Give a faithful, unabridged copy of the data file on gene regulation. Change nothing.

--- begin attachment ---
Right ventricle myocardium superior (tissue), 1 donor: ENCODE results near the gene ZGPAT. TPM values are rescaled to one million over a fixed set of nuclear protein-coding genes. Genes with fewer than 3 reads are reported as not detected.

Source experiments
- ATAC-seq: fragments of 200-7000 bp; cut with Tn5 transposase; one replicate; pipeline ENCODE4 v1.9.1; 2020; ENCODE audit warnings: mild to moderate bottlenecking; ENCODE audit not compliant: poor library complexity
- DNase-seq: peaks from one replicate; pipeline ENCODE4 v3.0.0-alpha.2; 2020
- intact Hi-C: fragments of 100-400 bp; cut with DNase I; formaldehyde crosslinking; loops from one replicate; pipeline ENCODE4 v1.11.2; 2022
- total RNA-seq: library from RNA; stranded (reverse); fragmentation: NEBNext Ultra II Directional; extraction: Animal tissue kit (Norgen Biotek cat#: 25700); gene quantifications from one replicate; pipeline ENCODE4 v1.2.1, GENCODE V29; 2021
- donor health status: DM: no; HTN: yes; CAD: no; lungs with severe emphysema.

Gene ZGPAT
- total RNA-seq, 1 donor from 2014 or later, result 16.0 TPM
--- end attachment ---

Right ventricle myocardium superior (tissue), 1 donor: ENCODE results near the gene ZGPAT. TPM values are rescaled to one million over a fixed set of nuclear protein-coding genes. Genes with fewer than 3 reads are reported as not detected.

Source experiments
- ATAC-seq: fragments of 200-7000 bp; cut with Tn5 transposase; one replicate; pipeline ENCODE4 v1.9.1; 2020; ENCODE audit warnings: mild to moderate bottlenecking; ENCODE audit not compliant: poor library complexity
- DNase-seq: peaks from one replicate; pipeline ENCODE4 v3.0.0-alpha.2; 2020
- intact Hi-C: fragments of 100-400 bp; cut with DNase I; formaldehyde crosslinking; loops from one replicate; pipeline ENCODE4 v1.11.2; 2022
- total RNA-seq: library from RNA; stranded (reverse); fragmentation: NEBNext Ultra II Directional; extraction: Animal tissue kit (Norgen Biotek cat#: 25700); gene quantifications from one replicate; pipeline ENCODE4 v1.2.1, GENCODE V29; 2021
- donor health status: DM: no; HTN: yes; CAD: no; lungs with severe emphysema.

Gene ZGPAT
- total RNA-seq, 1 donor from 2014 or later, result 16.0 TPM